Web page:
As we progress towards Holy Week, I am skipping the very tempting April Fool’s urge here due to our current moment to focus upon getting ready for next week. Our final Lenten habit, one so familiar to Roman and Anglican Catholics and so odd to more Protestant and evangelical folk, is Confession. The 1979 Book of Common Prayer finds literary middle ground here by re-casting private confession as The Reconciliation of a Penitent beginning on page 447. But toe-MAY-toe or toe-MAA-toe, let’s work the whole thing out by whatever name suits us best!
Axiomatically it does no good to work towards forgiveness of others of we cannot receive God’s gracious forgiveness for ourselves first. Jesus only referenced this about every ten minutes in the gospel canon we enjoy today! The Prayer Book tradition reflects the epic Protestant repudiation of medieval Catholicism’s bad habit of tying sacramental confession to financial largess, originally only to forgive past trespasses but increasingly, as the Catholic bureaucracy needed funding for lavish construction projects, purchase grace for future sins also. Peter’s keys jangled rather prominently
throughout several hundred years as this toxic collusion co-mingled God’s grace with capital projects funding, seeding the theological ground (or some might say “salted” the ground) for Martin Luther’s tectonic, abhorrent rejection of indulgences for sale. Luther’s theological insurgency became a rebellion, and ultimately for much of northern Europe, a revolution we cast more politely as a Reformation. British Christians took the middle way, predictably, in their own national reconsideration of papal insular oversight we call…wait for it…so technical…the English Reformation! As Presbyterian Scots roared vehement condemnation of anything remotely reminiscent of Catholicism (and let’s face it, if it upsets the English the Scots roar even louder) up north, down south the Prayer Book tradition included sacramental confession not as a private priest-penitent party but rather in Sunday worship in shared, congregational, common fashion. Hence our Sunday confession prayed all together, clergy and people, to this day.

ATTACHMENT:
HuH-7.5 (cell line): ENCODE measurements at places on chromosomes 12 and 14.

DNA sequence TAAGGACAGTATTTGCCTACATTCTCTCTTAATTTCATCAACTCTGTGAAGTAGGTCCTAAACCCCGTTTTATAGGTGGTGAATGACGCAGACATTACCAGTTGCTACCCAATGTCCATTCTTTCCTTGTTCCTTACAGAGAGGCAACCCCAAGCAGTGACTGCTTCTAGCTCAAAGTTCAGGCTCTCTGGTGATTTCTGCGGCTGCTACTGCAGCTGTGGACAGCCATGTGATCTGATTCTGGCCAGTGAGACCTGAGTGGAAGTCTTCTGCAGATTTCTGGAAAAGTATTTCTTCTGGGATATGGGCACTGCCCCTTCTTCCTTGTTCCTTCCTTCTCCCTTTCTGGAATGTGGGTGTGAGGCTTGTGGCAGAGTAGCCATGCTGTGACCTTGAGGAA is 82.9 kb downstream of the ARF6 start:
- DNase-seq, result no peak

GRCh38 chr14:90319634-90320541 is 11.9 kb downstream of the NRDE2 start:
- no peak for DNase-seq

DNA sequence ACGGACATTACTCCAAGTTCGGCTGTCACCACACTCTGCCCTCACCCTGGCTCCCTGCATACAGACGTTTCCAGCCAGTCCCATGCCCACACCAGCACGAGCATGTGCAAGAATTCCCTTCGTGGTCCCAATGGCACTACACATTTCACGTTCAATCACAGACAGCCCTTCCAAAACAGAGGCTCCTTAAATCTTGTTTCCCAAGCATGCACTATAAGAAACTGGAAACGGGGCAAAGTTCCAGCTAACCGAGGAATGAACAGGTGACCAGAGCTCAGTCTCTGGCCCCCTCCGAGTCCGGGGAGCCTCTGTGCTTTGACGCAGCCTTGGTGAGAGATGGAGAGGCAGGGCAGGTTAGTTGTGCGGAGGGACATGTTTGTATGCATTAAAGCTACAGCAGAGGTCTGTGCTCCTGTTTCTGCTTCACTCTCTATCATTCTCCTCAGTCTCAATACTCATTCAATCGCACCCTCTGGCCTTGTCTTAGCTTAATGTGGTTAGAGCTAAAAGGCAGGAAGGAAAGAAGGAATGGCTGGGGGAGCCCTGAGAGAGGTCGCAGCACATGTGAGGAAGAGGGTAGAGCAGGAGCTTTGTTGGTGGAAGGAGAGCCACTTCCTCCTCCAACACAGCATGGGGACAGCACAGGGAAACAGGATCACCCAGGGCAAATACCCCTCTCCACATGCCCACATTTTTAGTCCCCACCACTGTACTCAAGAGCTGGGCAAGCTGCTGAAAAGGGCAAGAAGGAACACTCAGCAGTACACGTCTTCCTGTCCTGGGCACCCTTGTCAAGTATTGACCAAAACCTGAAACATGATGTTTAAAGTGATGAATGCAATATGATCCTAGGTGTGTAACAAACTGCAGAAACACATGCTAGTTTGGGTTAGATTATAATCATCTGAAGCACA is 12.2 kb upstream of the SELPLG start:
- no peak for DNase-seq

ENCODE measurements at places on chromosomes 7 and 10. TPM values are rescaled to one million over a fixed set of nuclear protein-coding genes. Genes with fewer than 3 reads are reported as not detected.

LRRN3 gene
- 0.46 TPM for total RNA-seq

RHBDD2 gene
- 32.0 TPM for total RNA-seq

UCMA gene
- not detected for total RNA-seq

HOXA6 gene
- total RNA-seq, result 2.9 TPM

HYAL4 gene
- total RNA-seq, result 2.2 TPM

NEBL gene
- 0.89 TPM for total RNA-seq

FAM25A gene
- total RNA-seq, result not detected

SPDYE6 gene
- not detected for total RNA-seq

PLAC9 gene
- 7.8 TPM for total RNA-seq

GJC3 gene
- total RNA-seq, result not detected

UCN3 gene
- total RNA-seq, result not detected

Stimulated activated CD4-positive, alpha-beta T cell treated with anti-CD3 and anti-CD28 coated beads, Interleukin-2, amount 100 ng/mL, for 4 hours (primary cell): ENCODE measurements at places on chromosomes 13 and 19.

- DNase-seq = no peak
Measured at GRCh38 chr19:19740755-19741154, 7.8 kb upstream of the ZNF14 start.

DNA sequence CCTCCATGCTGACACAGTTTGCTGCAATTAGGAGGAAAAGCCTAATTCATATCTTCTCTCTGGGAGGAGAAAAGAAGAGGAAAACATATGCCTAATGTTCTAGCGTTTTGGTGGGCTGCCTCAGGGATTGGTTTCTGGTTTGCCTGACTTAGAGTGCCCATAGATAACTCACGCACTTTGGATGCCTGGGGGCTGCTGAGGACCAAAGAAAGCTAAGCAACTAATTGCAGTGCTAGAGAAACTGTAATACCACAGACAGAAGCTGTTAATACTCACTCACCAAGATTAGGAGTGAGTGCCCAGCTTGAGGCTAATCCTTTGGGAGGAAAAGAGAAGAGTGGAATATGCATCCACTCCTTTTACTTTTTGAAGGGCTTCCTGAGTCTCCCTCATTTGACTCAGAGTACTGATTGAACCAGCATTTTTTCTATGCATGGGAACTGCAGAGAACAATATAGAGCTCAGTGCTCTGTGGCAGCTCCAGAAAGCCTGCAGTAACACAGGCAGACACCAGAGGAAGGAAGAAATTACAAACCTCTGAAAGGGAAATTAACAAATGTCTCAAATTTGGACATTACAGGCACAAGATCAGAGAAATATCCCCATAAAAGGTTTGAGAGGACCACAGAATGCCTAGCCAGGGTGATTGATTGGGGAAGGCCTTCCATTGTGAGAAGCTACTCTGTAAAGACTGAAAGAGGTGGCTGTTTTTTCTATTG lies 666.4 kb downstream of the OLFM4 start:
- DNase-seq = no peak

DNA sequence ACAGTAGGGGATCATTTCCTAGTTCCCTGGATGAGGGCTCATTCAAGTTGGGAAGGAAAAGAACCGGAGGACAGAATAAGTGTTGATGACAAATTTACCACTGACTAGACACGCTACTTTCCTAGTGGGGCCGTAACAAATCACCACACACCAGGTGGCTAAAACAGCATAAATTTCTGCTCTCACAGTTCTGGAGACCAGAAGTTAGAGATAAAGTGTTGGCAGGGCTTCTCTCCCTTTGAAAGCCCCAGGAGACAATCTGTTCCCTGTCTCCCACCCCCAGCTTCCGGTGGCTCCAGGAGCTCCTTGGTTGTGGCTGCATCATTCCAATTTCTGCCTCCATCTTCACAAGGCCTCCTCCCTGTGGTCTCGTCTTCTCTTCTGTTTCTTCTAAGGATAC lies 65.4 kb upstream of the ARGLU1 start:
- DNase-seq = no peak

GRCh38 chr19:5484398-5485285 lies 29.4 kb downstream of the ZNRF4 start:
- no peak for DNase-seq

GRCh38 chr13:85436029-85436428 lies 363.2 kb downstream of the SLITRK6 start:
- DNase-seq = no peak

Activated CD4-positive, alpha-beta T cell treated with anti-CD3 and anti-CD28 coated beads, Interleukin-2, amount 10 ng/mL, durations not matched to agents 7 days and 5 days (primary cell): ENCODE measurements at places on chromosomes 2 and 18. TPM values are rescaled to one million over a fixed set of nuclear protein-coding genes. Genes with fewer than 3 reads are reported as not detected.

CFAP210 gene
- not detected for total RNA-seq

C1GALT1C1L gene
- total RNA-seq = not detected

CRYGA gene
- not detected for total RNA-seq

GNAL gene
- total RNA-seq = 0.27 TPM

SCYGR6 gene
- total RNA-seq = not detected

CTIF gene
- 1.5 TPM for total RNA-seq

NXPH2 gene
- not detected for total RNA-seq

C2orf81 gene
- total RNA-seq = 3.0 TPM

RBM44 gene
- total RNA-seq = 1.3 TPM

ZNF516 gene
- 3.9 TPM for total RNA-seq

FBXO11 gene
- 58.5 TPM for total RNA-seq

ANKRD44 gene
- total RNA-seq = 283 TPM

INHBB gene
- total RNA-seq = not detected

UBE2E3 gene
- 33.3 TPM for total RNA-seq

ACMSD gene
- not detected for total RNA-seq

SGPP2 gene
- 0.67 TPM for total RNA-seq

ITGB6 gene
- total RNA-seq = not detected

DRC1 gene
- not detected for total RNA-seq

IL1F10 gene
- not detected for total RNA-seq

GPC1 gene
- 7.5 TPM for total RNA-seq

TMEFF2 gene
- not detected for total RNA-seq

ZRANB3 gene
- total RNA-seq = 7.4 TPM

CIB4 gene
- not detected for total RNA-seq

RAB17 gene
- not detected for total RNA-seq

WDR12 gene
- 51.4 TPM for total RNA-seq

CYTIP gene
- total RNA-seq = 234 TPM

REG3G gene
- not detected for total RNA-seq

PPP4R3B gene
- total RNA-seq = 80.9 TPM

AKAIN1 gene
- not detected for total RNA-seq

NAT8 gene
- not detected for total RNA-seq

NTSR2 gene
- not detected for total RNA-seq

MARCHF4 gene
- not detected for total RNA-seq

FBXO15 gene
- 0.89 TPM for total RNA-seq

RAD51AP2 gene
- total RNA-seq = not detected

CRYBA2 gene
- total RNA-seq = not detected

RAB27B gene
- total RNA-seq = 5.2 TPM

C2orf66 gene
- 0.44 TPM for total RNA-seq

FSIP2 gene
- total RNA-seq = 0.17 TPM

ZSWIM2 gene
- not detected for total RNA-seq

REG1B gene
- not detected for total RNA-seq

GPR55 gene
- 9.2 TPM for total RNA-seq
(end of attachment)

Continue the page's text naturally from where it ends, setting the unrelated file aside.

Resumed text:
It then took several hundred years more for private, or howsabout we say “personal,” confession to re-appear in the 1979 American Prayer Book. And Bob’s your uncle. Thank goodness it’s here before we launch into Holy Week! Because we all need a way to cleanse the spiritual palate, sanitize our soul eating surface and get whatever we need to off our chest before following Jesus to the cross and empty tomb. Using this format (either the more pedestrian Form One or the more dramatic Form Two), or another format, I invite us to make a confession to our heavenly Father in our personal prayer space sometime this week. Soul house-cleaning as it were. I need to off-load some small and some larger items burdening my soul, and perhaps you might also. Out loud is fine. Writing stuff down and burning it (carefully please) also fine. While Emily and I cannot receive your confession remotely for sacramental absolution, upper management offers a 24 hour hotline! God is always more ready to hear than we to pray the bible assures us, and now is a good time to do something good for the soul! Leave the baggage behind to move forward!
- I recommend a quiet, private space with no interruptions. Use these forms and amend the priestly absolution with a simple request, “Please Lord, forgive me…” and the like. If you need to image Emily or I or another spiritual guide for you pronouncing these powerful words, please do.
- The conversion of Paul in Acts, Luke’s parable of the Prodigal Son (or, the older I get, the ridiculously loving Father!), the Lukan thief on the cross with Jesus…all are powerful stories of personal conversion and repentance. Oscar Wilde’s The Selfish Giant always, always brings tears to my eyes, a modern parable of self-forgiveness and repentance.
- Leave that space like those items stay there forever! The only person who can take them back is you! You are free!